At one point I wrote to a number of famous zoos in the world asking what experience they’d had with hybrid camels and I got back a series of letters that bordered on being abusive that said “Dear Sir, We are a scientific institution. We do not dabble in trying to get our animals species in trying to mate with each other.” Because they were totally unaware that this at one time had been a significant industry. So there was no current scientific research and Mr. Banikoff, who had written these things in German and Russian was the only scientific source. So for the book that I published a year ago, it was piecing together fragments from medieval sources and fleshing them out from the knowledge of the hybrid camel industry that I gained from his work.

What are your plans for next year?

I have required leave time for a year. So that means I don’t have to break up my office this year, but next year I have to find something to do with 4,500 books and innumerable chatchkas of various sorts.

But I also don’t know what I’m going to do in the broader sense. I know that I could to continue to teach in the Core Curriculum if I wanted to, but I taught in the Core Curriculum for fifteen years and I’ve had my fill of Immanuel Kant and other worthies.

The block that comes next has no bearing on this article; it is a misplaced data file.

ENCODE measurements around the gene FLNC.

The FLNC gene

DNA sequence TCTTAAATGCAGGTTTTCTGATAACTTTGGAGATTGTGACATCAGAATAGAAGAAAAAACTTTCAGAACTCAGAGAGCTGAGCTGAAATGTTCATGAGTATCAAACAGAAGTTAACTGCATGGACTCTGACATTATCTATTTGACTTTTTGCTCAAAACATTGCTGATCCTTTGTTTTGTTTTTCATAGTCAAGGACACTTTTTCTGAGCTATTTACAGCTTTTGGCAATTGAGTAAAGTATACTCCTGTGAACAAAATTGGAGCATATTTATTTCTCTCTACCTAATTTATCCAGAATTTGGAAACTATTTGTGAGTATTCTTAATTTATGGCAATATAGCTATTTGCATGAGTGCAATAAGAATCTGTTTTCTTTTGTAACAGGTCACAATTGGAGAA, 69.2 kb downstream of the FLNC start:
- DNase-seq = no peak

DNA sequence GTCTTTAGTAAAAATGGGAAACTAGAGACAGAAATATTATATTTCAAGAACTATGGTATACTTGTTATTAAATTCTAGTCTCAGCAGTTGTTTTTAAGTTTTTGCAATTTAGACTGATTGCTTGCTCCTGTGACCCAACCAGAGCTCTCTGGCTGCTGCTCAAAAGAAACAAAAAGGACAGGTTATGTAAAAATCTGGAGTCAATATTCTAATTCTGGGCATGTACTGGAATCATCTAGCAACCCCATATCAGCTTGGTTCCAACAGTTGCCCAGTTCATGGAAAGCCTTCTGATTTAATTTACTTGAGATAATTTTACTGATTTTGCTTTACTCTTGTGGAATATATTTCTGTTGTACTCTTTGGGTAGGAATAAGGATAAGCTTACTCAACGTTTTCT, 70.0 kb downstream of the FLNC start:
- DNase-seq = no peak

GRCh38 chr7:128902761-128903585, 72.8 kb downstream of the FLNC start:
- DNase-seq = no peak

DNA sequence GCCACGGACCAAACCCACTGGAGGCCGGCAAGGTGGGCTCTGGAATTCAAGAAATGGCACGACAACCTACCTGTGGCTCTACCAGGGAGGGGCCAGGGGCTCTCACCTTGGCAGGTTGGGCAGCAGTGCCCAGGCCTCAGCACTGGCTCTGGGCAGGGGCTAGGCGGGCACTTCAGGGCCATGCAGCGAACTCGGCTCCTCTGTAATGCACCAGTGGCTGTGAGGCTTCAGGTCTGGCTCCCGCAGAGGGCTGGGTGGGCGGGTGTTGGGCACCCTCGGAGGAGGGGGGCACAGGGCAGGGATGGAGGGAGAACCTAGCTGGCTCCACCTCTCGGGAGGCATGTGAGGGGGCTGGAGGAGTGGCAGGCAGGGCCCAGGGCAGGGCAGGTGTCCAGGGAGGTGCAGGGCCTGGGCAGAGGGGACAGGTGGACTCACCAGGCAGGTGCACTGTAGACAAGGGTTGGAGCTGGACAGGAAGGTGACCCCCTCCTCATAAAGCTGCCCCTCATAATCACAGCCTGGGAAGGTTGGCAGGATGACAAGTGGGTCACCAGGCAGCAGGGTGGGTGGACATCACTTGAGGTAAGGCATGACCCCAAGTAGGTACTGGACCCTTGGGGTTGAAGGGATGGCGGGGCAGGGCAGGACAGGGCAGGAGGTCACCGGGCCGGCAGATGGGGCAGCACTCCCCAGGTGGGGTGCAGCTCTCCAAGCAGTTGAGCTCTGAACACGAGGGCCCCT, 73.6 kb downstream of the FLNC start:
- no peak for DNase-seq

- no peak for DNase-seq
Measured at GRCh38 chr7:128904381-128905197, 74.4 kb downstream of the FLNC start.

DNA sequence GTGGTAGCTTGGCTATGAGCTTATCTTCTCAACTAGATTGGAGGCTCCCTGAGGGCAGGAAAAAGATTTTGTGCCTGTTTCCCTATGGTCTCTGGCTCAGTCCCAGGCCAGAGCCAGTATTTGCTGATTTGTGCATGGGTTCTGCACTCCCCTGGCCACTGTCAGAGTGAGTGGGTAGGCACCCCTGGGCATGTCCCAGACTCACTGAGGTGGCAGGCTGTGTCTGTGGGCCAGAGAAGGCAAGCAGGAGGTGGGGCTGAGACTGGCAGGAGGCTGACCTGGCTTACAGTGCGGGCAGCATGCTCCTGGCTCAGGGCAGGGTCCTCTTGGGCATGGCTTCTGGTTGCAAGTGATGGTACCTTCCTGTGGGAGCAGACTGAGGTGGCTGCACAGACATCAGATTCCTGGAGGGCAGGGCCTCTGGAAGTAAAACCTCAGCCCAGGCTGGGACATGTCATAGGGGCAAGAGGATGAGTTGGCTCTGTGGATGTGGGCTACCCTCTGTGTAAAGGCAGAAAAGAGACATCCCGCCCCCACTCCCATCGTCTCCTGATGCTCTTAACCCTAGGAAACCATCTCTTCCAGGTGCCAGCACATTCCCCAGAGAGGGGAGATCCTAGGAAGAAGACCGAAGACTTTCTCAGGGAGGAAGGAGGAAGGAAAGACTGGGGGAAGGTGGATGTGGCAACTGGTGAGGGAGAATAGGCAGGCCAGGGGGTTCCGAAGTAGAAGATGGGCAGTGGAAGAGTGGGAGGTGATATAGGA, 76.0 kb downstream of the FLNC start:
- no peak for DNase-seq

I have three or four books I want to write. I’m thinking of going back to painting, which I was very interested in when I was in my twenties.  I’ve always drawn through all these years sort of weird pictures. I draw when I’m attending conferences and listening to lectures. I cannot bear to take notes. I quit taking notes in graduate school and what I find is that if I’m listening to a lecture, it frees up the other side of my brain to draw interesting pictures. I listen better and I draw better. But if I actually sit and try and draw, then my logical brain provides something of a limit on what I can do. So I have hundreds and hundreds of pictures that I’ve saved up from conferences. I’ve now got about 450 of them digitized. I think I’ll probably make some of them available online and then pick some and maybe turn them into paintings. At their best they’re arresting images. I’m not a great draftsman. I don’t have a gift for reproducing reality, but I produce absurdity with some facility. The world’s basically absurd. Might as well recognize that in all areas of work. That’s the reason I write novels and draw pictures and write history.